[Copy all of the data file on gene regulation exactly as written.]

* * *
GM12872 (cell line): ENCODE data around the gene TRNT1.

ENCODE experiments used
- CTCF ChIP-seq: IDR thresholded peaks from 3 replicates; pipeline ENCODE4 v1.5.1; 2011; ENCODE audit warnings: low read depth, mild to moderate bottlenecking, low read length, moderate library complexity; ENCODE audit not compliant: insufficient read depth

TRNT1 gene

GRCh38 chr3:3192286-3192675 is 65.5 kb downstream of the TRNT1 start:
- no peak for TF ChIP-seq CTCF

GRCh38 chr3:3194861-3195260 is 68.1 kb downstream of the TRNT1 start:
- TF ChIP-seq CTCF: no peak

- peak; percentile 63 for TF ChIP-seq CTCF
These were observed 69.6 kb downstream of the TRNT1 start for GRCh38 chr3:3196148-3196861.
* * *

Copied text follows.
GM12872 (cell line): ENCODE data around the gene TRNT1.

ENCODE experiments used
- CTCF ChIP-seq: IDR thresholded peaks from 3 replicates; pipeline ENCODE4 v1.5.1; 2011; ENCODE audit warnings: low read depth, mild to moderate bottlenecking, low read length, moderate library complexity; ENCODE audit not compliant: insufficient read depth

TRNT1 gene

GRCh38 chr3:3192286-3192675 is 65.5 kb downstream of the TRNT1 start:
- no peak for TF ChIP-seq CTCF

GRCh38 chr3:3194861-3195260 is 68.1 kb downstream of the TRNT1 start:
- TF ChIP-seq CTCF: no peak

- peak; percentile 63 for TF ChIP-seq CTCF
These were observed 69.6 kb downstream of the TRNT1 start for GRCh38 chr3:3196148-3196861.